Welcome to Thoughts on the Market. I'm Andrew Sheets, Chief Cross-Asset Strategist for Morgan Stanley. Along with my colleagues, bringing you a variety of perspectives, I'll be talking about trends across the global investment landscape and how we put those ideas together. It's Friday, November 13th, at 2:00 p.m. in London.
My favorite stories in financial markets involve widely believed statements that simply are not true. I'd like to talk about one of these myths today: the idea that very aggressive central bank policy has artificially suppressed market volatility. I don't think this is right. The last several years have actually seen high levels of volatility in the equity and credit markets, high levels that, going forward, we think can decline.
When talking about central banks and market volatility, one often hears something like the following: in the aftermath of the Great Recession, central banks intervened aggressively in financial markets. This intervention overwhelmed all other factors, introducing an unusual, unnatural and artificial calm to the stock market. It's been smooth sailing, but only because of central banks.
But as widely believed as this idea is, the data says something different. Since 2010, a period that has generally seen aggressive central bank support for markets, the S&P 500 has consistently experienced more volatility than it did between 2004 and 2007, a period with no such central bank assistance. Meanwhile, 2020 has seen some of the highest levels of market volatility on record, despite some of the largest central bank interventions on record. Clearly, there's a lot more to this story.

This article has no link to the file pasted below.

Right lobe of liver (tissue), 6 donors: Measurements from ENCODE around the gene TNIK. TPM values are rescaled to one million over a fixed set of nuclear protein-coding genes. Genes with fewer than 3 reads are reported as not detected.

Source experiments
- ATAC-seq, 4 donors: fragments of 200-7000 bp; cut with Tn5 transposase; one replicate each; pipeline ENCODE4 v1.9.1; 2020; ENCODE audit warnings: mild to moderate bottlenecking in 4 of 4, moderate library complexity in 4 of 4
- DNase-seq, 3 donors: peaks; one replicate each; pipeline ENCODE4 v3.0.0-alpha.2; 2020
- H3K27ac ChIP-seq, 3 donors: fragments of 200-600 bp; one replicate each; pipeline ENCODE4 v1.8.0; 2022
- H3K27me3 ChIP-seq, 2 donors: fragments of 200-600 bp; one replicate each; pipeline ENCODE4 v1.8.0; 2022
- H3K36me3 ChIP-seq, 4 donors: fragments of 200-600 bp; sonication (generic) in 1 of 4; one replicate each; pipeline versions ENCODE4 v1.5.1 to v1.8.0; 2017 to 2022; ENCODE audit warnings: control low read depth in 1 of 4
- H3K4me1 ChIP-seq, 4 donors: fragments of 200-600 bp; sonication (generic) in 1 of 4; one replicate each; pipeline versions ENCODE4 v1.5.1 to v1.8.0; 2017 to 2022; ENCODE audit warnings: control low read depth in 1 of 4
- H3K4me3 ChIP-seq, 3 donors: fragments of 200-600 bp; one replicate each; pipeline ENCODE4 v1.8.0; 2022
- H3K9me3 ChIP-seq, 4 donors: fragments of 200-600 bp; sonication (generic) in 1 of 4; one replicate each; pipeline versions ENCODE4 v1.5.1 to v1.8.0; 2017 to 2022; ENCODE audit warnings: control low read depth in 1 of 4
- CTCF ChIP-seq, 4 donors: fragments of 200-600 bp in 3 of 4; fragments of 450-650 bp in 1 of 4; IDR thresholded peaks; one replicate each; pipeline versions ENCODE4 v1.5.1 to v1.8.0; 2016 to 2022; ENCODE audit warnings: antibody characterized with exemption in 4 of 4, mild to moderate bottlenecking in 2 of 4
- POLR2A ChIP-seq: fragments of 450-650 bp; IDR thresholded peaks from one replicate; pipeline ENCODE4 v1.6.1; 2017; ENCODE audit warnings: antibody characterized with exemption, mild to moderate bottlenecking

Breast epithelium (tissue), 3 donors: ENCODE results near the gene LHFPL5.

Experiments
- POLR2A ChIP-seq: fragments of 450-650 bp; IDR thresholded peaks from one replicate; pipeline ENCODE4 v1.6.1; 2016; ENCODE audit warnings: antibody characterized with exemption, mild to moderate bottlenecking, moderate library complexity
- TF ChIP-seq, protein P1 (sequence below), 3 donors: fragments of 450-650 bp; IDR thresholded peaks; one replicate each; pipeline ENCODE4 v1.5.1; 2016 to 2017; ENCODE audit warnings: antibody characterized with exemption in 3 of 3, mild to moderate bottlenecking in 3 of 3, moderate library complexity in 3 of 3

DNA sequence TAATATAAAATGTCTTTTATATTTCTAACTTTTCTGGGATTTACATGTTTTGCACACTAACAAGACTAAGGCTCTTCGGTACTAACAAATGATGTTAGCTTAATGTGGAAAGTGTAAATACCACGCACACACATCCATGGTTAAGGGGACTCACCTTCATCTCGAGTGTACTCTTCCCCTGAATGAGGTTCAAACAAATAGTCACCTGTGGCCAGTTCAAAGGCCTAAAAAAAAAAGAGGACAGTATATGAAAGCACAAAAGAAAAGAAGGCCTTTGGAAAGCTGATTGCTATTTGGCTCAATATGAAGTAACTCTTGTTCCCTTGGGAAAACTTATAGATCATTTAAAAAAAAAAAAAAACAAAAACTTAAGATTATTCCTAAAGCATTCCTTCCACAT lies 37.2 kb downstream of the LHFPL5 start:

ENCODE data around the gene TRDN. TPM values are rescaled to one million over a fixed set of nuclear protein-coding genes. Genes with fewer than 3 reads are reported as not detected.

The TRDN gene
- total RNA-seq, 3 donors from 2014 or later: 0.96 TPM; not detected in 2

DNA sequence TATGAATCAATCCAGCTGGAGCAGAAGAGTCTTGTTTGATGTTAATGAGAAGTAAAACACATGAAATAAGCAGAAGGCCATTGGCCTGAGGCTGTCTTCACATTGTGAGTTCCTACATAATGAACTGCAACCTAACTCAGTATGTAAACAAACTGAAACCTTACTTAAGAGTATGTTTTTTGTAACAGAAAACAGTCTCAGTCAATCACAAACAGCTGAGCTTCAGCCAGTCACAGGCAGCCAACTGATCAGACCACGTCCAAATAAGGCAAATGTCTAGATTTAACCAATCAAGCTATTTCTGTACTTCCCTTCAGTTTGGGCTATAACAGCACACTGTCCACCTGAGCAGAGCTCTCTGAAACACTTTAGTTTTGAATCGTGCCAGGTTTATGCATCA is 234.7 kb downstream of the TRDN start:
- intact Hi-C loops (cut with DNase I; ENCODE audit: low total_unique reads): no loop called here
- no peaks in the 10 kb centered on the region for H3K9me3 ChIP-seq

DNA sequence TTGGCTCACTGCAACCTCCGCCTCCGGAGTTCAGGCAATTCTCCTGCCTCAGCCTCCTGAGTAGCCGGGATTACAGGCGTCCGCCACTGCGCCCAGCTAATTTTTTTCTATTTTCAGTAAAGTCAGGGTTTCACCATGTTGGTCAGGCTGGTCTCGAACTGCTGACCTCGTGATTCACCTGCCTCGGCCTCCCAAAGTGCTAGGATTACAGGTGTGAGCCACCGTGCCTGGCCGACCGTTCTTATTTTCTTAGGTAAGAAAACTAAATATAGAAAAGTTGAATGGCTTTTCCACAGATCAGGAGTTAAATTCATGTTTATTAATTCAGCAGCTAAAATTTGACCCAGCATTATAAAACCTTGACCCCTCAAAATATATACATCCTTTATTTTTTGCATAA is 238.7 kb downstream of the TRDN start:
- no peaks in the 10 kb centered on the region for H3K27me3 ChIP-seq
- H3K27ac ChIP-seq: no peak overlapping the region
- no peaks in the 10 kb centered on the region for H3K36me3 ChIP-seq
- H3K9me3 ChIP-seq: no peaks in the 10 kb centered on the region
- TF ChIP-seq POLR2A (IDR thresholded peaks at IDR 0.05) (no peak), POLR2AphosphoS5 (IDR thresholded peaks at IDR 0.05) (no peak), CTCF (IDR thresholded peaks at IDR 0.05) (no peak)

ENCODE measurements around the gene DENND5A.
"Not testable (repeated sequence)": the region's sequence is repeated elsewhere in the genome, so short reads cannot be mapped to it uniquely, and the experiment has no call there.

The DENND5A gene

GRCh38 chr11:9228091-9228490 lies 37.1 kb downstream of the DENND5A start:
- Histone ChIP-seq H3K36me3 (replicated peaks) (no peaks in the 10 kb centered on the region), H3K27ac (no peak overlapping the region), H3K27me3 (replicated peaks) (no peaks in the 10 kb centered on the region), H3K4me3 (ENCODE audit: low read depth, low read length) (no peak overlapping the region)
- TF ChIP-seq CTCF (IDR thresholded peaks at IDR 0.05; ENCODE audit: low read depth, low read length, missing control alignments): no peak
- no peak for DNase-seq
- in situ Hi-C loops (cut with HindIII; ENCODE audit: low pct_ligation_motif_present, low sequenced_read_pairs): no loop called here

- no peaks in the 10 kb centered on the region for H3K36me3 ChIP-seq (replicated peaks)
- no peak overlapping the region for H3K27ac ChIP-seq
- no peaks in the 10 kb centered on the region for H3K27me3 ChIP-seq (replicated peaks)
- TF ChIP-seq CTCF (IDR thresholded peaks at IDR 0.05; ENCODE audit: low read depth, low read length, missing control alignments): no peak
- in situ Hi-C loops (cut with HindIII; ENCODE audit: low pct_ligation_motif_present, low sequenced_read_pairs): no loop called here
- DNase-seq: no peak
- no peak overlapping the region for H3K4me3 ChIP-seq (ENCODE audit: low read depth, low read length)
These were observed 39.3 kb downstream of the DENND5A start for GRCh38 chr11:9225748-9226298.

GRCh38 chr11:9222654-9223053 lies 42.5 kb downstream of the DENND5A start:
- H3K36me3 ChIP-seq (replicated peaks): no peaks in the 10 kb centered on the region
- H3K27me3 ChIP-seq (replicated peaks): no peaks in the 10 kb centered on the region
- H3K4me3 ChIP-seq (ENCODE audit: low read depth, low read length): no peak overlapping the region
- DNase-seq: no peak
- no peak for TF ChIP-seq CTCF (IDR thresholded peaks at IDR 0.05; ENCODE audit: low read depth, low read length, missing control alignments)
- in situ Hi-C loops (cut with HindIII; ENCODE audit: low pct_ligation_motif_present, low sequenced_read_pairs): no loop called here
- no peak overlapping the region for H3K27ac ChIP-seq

Indeed, while central banks are important forces in the market, the last decade shows that the underlying economy still matters. The greatest market stresses of the last decade; in 2010, 2011, 2015, 2018 and 2020, were all driven primarily by concerns that the economy was slowing.
We think that matters going forward. Morgan Stanley's economists have been optimistic about the global economic outlook, while expectations for future volatility are still relatively high. If the economy keeps improving, those expectations of future volatility may prove too pessimistic, and volatility should moderate closer to long-run averages. Further positive developments on a Covid-19 vaccine, and a reduction in U.S. political uncertainty, may also help.
There is one market where this conventional wisdom about the impact of central banks on volatility is true: government bonds. While expected volatility for the U.S. stock market is pretty similar today as it was on January 1st, 2010, expected volatility in the U.S. Treasury market is much, much lower. If the global economy improves as expected, we'd expect a hand-off. Stock markets becoming less volatile, bond markets becoming more so.
Thanks for listening. If you enjoy Thoughts on the Market, please take a moment to rate and review us on the Apple Podcasts app. It helps more people find the show.
And keep an eye out for our new show logo, it should be appearing in your feed soon.